Detalle Publicación

ARTÍCULO
Evaluating gene expression profiling by quantitative polymerase chain reaction to develop a clinically feasible test for outcome prediction in multiple myeloma
Autores: Sarasquete, M. E.; Martínez-López, J.; Chillon, M. C.; Alcoceba, M.; Corchete, L. A.; Paiva, Bruno; Puig, N.; Sebastian, E.; Jimenez, C.; Mateos, M. V.; Oriol, A.; Rosiñol, L.; Palomera, L.; Teruel, A. I.; Gonzalez, Y.; Lahuerta, J. J.; Bladè, J.; Gutierrez, N. C.; Fernandez-Redondo, E.; Gonzalez, M.; San Miguel Izquierdo, Jesús; Garcia-Sanz, R.
Título de la revista: BRITISH JOURNAL OF HAEMATOLOGY
ISSN: 1365-2141
Volumen: 163
Número: 2
Páginas: 223 - 234
Fecha de publicación: 2013
Resumen:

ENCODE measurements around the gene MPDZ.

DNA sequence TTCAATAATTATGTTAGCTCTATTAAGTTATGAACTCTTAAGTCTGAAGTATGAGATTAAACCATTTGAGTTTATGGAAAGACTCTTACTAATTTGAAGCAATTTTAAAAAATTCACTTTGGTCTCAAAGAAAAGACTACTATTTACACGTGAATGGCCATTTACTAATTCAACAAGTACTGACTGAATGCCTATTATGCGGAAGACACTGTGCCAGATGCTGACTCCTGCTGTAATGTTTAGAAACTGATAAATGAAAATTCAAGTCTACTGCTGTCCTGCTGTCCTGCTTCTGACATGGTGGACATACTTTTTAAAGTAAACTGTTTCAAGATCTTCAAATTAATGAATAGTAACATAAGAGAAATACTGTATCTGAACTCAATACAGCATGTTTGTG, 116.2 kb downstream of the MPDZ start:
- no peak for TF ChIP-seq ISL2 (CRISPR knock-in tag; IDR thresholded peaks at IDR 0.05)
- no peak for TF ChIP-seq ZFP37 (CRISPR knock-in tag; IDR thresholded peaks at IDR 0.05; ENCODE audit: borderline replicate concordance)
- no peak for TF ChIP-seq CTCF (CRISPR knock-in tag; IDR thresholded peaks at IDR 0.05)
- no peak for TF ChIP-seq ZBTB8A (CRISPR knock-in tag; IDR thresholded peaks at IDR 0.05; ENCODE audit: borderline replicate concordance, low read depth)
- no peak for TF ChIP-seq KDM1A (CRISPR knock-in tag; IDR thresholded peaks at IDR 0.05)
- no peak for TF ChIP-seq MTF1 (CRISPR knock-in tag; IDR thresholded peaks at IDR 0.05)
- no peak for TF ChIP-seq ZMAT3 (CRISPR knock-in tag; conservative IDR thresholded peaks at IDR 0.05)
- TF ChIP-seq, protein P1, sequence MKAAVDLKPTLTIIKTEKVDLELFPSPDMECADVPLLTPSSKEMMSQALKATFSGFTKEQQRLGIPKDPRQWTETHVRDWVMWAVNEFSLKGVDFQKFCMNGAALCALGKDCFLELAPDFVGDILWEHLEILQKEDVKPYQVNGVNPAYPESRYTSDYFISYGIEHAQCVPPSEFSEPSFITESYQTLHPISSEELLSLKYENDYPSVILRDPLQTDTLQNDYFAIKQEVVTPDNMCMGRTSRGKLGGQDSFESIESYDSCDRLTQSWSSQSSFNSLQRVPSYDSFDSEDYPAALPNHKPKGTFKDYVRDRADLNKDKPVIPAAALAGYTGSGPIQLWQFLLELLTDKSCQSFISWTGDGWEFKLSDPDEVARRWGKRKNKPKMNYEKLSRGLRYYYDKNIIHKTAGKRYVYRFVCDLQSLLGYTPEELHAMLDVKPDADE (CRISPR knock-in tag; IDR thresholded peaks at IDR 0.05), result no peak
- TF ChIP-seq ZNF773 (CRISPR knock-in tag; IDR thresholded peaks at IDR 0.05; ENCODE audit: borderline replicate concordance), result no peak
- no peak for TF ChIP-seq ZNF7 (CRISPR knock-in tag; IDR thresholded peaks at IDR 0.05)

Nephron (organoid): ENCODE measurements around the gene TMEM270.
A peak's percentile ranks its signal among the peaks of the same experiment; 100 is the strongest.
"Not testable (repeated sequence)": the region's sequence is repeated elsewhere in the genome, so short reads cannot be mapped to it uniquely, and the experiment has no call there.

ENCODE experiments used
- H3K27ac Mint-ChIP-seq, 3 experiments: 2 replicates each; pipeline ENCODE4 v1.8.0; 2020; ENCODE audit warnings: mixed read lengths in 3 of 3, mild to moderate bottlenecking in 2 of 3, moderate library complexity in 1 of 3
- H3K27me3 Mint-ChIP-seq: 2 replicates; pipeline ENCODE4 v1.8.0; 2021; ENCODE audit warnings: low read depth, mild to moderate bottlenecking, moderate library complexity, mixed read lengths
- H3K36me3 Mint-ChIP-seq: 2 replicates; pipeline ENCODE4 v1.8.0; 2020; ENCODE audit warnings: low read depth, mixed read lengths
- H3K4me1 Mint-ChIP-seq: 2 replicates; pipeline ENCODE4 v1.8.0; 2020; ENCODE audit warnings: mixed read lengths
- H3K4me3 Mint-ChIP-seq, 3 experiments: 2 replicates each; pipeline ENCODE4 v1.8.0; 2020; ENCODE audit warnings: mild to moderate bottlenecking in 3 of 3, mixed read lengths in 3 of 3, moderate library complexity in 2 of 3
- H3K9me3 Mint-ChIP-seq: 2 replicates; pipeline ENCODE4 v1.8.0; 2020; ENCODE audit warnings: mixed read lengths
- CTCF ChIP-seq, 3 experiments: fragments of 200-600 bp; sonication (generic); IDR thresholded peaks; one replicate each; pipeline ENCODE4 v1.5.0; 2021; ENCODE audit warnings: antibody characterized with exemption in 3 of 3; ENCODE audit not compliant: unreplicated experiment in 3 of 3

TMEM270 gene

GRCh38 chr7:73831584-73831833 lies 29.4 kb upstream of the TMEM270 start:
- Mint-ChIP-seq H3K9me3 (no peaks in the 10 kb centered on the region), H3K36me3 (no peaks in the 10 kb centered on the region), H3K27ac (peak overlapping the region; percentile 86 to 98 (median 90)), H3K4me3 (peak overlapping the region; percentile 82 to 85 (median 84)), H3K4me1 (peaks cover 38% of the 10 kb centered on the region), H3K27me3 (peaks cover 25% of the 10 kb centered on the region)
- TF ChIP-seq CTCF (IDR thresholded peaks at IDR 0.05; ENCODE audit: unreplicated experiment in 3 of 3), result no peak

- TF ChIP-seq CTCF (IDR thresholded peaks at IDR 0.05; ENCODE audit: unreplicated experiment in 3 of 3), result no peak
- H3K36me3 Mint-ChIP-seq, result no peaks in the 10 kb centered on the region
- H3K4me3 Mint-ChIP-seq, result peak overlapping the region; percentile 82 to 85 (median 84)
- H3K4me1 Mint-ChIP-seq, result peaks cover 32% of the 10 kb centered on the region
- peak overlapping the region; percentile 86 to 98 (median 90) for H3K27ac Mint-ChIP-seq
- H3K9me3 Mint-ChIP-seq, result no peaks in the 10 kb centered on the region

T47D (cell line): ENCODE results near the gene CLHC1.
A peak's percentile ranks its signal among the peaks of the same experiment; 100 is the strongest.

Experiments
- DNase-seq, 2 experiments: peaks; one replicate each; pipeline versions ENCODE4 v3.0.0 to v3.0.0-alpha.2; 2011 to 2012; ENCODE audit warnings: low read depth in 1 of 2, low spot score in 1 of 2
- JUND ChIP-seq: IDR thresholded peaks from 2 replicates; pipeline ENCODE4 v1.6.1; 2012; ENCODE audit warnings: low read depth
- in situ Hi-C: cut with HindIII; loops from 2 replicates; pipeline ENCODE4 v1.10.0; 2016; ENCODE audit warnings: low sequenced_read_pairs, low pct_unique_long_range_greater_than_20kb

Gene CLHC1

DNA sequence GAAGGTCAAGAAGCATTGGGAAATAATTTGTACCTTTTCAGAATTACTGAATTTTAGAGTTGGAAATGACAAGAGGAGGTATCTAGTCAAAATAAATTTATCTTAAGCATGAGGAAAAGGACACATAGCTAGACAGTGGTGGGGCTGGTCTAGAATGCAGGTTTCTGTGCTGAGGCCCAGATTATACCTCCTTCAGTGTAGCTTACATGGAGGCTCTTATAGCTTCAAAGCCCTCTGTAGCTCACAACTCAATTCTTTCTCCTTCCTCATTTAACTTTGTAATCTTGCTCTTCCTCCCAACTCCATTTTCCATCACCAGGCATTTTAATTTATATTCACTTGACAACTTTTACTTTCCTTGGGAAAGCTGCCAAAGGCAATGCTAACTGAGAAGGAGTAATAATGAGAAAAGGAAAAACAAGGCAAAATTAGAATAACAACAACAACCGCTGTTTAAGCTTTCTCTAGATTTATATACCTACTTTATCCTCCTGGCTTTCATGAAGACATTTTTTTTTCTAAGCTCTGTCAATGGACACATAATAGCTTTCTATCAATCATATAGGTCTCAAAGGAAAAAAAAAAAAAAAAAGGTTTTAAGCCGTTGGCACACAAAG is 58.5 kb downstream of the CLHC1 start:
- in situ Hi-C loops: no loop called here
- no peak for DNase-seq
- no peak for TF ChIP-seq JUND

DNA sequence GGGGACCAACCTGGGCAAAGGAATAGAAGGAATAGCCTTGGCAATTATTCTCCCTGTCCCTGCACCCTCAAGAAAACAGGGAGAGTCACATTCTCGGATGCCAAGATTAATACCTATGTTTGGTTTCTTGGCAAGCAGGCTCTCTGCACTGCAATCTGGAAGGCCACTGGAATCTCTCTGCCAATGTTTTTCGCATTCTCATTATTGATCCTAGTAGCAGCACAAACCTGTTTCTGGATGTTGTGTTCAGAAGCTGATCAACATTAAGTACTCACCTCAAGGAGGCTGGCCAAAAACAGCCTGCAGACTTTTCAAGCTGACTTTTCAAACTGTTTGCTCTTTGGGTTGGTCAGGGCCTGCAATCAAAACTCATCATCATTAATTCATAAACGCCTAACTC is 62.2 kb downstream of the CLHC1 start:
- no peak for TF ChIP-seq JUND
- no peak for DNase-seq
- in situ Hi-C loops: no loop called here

The gene expression profiles (GEPs) of 96 selected genes were analysed by real-time quantitative polymerase chain reaction (qPCR) with a TaqMan low-density array card in isolated tumour plasma cells (PCs) from 157 newly diagnosed multiple myeloma (MM) patients. This qPCR-based GEP correctly classified cases following the Translocation-cyclin D classification. Classic prognostic parameters and qPCR-based GEP predicted MM patient outcome and, although multivariate analyses revealed that cytogenetic risk (standard vs. high risk) was the variable that most strongly predicted prognosis, GEP added significant information for risk stratification. Considering only the standard risk cytogenetic patients, multivariate analyses revealed that high beta 2-microglobulin, low CDKN1A and high SLC19A1 gene expression levels independently predicted a short time-to-progression (TTP), while high International Staging System stage, low CDKN2B and high TBRG4 gene expression predicted poor overall survival (OS). A gene expression risk score enabled the division of standard risk patients into two groups with different TTPs (83% vs. 38% at 3years, P<0 center dot 0001) and OS rates (88% vs. 61% at 5years; P=0 center dot 003). This study demonstrates that quantitative PCR is a robust, accurate and feasible technique for implementing in the daily routine as a surrogate for GEP-arrays.